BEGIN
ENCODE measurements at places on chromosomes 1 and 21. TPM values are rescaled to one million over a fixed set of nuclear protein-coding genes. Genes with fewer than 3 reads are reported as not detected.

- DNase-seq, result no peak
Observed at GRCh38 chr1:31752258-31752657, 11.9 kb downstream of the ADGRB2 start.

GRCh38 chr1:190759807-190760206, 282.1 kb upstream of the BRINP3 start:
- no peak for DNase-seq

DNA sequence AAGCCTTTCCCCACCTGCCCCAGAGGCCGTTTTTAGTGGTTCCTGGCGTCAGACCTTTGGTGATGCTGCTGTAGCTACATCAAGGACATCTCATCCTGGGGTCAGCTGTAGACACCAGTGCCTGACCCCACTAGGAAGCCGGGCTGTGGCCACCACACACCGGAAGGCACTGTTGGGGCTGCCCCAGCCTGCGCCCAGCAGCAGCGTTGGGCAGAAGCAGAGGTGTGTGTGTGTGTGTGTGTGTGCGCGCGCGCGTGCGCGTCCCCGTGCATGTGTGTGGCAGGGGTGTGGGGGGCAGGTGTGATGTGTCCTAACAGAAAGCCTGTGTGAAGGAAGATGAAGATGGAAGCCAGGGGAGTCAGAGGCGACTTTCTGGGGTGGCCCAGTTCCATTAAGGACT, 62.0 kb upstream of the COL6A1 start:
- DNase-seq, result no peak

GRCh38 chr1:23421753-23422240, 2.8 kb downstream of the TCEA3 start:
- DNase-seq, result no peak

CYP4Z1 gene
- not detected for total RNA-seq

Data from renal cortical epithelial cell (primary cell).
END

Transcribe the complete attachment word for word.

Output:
ENCODE measurements at places on chromosomes 1 and 21. TPM values are rescaled to one million over a fixed set of nuclear protein-coding genes. Genes with fewer than 3 reads are reported as not detected.

- DNase-seq, result no peak
Observed at GRCh38 chr1:31752258-31752657, 11.9 kb downstream of the ADGRB2 start.

GRCh38 chr1:190759807-190760206, 282.1 kb upstream of the BRINP3 start:
- no peak for DNase-seq

DNA sequence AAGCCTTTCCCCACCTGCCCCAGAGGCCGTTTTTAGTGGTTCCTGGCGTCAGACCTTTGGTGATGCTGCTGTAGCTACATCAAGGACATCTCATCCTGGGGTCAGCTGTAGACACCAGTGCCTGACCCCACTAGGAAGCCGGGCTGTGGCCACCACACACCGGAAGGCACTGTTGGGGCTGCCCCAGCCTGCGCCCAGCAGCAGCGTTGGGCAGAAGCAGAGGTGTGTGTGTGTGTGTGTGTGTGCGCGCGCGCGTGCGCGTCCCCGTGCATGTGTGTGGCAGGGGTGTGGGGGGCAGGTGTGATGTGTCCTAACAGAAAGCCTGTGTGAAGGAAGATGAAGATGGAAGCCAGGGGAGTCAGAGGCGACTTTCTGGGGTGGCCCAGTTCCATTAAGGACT, 62.0 kb upstream of the COL6A1 start:
- DNase-seq, result no peak

GRCh38 chr1:23421753-23422240, 2.8 kb downstream of the TCEA3 start:
- DNase-seq, result no peak

CYP4Z1 gene
- not detected for total RNA-seq

Data from renal cortical epithelial cell (primary cell).